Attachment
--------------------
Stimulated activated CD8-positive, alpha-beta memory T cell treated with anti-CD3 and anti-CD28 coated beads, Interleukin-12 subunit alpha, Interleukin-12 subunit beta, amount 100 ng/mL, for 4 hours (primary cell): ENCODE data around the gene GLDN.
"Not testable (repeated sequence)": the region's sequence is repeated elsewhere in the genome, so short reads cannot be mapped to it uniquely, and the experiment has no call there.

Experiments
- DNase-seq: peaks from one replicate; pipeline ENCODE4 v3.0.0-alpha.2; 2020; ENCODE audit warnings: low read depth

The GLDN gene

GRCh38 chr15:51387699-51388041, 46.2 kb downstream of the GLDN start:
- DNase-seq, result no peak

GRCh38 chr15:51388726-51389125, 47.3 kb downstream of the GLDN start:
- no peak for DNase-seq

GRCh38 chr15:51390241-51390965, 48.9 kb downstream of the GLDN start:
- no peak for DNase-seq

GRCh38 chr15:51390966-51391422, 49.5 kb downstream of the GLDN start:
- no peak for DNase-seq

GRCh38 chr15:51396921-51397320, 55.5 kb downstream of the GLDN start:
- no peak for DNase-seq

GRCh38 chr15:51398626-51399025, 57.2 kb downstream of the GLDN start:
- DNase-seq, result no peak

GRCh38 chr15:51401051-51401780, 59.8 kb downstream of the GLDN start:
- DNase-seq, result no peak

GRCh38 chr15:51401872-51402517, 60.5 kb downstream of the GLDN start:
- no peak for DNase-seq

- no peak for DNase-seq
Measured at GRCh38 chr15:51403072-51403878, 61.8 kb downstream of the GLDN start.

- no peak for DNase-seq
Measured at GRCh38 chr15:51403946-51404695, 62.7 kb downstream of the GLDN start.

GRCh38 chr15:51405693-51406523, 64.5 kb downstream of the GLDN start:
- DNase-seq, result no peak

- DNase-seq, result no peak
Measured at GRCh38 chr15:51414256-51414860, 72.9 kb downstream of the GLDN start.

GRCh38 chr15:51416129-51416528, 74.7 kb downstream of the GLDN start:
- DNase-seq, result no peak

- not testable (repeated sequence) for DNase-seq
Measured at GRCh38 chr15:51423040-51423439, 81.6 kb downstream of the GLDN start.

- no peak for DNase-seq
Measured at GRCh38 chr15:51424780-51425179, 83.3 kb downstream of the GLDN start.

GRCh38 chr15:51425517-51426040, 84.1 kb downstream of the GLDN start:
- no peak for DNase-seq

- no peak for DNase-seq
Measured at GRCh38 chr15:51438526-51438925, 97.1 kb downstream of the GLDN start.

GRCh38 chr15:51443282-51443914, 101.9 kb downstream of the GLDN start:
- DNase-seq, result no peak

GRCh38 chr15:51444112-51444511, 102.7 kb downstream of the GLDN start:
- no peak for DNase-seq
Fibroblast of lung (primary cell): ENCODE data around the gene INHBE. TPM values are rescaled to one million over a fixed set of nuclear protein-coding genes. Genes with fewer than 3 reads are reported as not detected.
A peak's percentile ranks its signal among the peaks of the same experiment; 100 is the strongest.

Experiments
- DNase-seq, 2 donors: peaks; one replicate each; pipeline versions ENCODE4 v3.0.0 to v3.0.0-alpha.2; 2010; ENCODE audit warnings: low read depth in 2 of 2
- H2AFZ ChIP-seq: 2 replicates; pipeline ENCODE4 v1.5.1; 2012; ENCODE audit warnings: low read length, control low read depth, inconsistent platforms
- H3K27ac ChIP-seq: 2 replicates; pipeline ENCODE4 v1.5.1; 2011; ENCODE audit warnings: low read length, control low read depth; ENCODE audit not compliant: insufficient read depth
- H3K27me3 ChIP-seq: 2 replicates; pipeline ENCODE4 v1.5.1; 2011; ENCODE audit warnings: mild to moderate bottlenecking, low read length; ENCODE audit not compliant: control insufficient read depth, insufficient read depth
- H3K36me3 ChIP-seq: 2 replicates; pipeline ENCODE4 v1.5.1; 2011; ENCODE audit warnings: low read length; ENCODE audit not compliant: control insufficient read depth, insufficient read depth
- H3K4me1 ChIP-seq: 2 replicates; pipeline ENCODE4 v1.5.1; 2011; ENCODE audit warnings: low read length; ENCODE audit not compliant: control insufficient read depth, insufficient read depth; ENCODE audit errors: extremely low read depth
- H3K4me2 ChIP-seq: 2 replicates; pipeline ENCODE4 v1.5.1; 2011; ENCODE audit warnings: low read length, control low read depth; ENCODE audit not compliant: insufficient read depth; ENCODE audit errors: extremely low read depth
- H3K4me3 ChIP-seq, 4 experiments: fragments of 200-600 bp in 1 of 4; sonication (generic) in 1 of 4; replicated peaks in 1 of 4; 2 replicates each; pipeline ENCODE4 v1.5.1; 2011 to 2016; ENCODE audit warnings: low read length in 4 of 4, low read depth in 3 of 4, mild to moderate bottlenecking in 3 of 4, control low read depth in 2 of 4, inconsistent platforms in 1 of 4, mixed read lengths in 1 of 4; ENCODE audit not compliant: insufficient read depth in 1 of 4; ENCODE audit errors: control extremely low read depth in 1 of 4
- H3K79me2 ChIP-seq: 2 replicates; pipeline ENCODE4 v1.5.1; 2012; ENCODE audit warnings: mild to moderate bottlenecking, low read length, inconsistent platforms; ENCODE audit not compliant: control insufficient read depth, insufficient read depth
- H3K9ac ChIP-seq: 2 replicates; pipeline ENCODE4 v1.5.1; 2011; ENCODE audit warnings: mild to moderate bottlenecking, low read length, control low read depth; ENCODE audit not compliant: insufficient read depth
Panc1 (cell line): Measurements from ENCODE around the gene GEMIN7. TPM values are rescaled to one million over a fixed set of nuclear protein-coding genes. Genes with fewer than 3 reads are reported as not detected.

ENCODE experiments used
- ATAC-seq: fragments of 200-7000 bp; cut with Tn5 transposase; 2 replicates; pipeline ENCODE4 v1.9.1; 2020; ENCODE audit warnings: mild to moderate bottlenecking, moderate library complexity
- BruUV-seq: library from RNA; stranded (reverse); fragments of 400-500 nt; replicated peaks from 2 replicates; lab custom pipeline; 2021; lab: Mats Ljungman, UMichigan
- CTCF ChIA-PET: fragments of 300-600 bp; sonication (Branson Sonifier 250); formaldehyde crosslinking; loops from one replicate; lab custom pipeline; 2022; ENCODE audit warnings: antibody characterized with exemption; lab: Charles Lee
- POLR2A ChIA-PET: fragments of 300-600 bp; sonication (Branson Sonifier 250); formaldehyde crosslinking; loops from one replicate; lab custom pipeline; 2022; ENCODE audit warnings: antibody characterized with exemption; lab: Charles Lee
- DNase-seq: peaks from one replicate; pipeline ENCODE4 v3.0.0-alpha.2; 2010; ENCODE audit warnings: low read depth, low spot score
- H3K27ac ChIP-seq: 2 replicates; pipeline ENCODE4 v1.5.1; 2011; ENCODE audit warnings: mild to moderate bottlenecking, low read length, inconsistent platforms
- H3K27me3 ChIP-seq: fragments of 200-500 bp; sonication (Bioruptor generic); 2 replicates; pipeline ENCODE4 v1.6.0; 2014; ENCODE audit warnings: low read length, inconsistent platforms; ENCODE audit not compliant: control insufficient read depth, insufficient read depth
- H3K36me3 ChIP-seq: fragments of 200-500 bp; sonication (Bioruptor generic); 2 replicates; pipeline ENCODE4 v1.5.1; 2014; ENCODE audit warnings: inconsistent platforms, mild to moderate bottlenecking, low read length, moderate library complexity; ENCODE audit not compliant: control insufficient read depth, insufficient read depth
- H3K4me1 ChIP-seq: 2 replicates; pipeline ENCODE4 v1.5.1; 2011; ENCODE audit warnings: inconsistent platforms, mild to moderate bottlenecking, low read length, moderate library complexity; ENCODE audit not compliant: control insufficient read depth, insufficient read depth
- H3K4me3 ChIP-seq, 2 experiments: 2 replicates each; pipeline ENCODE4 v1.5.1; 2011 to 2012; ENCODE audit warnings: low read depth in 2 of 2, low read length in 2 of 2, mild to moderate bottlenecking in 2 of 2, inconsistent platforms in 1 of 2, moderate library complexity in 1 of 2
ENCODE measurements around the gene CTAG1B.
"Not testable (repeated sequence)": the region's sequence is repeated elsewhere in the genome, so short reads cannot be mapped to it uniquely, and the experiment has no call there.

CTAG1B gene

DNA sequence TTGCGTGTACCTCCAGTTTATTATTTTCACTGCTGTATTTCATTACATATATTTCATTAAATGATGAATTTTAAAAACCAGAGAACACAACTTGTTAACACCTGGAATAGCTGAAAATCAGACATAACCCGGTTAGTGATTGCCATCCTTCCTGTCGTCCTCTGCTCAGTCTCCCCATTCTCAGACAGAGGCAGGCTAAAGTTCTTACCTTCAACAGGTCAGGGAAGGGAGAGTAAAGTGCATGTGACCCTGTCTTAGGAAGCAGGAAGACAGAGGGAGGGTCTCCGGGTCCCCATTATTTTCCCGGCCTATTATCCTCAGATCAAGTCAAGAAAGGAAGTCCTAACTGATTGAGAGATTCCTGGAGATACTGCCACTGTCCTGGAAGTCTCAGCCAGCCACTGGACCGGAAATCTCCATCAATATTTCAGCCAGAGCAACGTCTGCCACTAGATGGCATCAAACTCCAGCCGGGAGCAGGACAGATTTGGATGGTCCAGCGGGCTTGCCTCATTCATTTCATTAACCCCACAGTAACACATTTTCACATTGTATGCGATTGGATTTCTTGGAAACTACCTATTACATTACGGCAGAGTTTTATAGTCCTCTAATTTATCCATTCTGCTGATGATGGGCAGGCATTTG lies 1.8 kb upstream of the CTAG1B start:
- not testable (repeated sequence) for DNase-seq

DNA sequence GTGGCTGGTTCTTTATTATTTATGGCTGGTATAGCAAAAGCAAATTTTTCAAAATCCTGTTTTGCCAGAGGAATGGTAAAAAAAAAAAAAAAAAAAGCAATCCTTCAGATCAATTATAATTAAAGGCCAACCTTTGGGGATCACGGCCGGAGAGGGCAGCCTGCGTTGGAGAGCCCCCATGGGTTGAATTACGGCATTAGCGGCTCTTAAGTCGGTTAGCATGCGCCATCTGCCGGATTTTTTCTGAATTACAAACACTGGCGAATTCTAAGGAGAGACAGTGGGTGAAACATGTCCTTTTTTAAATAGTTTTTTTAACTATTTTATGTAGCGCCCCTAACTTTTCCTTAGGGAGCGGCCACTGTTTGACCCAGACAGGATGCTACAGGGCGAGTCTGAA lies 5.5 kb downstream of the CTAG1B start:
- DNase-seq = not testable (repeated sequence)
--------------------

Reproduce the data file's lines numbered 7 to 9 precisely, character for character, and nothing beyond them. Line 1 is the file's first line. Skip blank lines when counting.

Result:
- DNase-seq, result no peak

GRCh38 chr15:51388726-51389125, 47.3 kb downstream of the GLDN start:
- no peak for DNase-seq